The use of Compactus shelves by libraries and archives is a good solution to optimize the storage space and prevent dust deposits on books. However, they are probably the cause of severe cases of fungal colonization in historical library materials. A typical phenomenon occurs as a spread of white mycelial growth forming scattered spots, mainly on volumes with leather or fabric bindings. Recent studies have identified the xerophilic fungus Eurotium halophilicum (anamorph Aspergillus halophilicus) as responsible for this kind of contamination. A similar situation was found inside the Library of Humanities (BAUM), at Ca' Foscari University, Venice (Italy). Various sampling methods, including cotton swabs and adhesive tape, were adopted to isolate fungi from books and a set of aerobiological analyses was performed to characterize the environment of the repository. The presence of E. halophilicum on both books and in the indoor air was confirmed by direct observation of adhesive tape samples, microscopic observations and molecular methods. Moreover, Aspergillus creber and Aspergillus protuberus belonging to the revised group Aspergillus section Versicolores, were also isolated for the first time in Italian conservation environments.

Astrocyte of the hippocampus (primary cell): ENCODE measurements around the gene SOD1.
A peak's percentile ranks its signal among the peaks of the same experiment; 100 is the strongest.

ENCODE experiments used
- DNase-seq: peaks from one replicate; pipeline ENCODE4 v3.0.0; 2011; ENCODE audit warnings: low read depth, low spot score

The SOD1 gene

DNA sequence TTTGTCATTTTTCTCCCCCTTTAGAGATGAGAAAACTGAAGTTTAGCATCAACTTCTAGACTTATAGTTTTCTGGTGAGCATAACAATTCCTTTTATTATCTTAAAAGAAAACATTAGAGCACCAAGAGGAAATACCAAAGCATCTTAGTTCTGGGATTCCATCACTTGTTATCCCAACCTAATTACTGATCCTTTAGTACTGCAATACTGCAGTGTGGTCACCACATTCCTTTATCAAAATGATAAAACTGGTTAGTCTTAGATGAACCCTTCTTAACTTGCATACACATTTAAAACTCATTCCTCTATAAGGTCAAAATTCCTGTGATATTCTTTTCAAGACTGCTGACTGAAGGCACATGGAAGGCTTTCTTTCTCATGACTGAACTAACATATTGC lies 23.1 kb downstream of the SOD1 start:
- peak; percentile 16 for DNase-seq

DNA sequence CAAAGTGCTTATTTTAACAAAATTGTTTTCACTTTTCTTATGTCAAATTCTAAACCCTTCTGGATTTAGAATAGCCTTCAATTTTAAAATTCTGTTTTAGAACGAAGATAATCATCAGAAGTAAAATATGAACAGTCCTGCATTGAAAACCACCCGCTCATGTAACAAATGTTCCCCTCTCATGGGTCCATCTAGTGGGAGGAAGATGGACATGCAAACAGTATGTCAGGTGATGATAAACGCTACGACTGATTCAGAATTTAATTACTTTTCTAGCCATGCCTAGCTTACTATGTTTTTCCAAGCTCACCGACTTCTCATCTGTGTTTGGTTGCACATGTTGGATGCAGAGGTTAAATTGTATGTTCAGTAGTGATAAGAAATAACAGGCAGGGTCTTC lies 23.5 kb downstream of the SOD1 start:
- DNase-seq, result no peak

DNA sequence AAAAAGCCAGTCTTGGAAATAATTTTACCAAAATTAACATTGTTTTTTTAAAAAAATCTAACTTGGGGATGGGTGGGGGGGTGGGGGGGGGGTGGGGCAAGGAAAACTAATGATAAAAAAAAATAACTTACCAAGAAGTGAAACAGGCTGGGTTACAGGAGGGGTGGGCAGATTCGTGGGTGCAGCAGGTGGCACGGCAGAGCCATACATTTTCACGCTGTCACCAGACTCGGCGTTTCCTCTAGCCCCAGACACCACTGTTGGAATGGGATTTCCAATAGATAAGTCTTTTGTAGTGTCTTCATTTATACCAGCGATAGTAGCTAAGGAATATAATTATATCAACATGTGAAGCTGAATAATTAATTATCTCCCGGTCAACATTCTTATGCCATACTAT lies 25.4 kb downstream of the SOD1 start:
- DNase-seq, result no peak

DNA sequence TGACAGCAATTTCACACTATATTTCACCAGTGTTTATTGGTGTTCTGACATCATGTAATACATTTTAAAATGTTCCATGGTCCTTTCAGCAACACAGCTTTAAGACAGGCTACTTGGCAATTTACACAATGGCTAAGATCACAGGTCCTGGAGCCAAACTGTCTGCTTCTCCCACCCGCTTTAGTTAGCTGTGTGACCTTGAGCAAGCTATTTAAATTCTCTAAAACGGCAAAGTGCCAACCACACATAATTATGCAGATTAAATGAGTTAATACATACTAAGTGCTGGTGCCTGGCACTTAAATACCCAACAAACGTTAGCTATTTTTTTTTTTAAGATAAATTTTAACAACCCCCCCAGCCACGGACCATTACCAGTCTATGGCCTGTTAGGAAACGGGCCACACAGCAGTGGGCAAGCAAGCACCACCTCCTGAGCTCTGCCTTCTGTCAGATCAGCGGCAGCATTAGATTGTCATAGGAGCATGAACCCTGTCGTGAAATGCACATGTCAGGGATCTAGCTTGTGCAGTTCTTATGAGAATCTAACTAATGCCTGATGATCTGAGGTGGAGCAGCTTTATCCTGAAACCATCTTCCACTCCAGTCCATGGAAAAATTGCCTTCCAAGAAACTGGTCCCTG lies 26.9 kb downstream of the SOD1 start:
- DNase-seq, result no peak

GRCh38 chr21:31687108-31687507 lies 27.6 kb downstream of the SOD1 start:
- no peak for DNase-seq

The extreme environment of a library: Xerophilic fungi inhabiting indoor niches

MICHELUZ, ANNA;MANENTE, Sabrina;RAVAGNAN, Giampietro;
2015-01-01

Abstract

The use of Compactus shelves by libraries and archives is a good solution to optimize the storage space and prevent dust deposits on books. However, they are probably the cause of severe cases of fungal colonization in historical library materials. A typical phenomenon occurs as a spread of white mycelial growth forming scattered spots, mainly on volumes with leather or fabric bindings. Recent studies have identified the xerophilic fungus Eurotium halophilicum (anamorph Aspergillus halophilicus) as responsible for this kind of contamination. A similar situation was found inside the Library of Humanities (BAUM), at Ca' Foscari University, Venice (Italy). Various sampling methods, including cotton swabs and adhesive tape, were adopted to isolate fungi from books and a set of aerobiological analyses was performed to characterize the environment of the repository. The presence of E. halophilicum on both books and in the indoor air was confirmed by direct observation of adhesive tape samples, microscopic observations and molecular methods. Moreover, Aspergillus creber and Aspergillus protuberus belonging to the revised group Aspergillus section Versicolores, were also isolated for the first time in Italian conservation environments.
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Utilizza questo identificativo per citare o creare un link a questo documento: https://hdl.handle.net/10278/3638529
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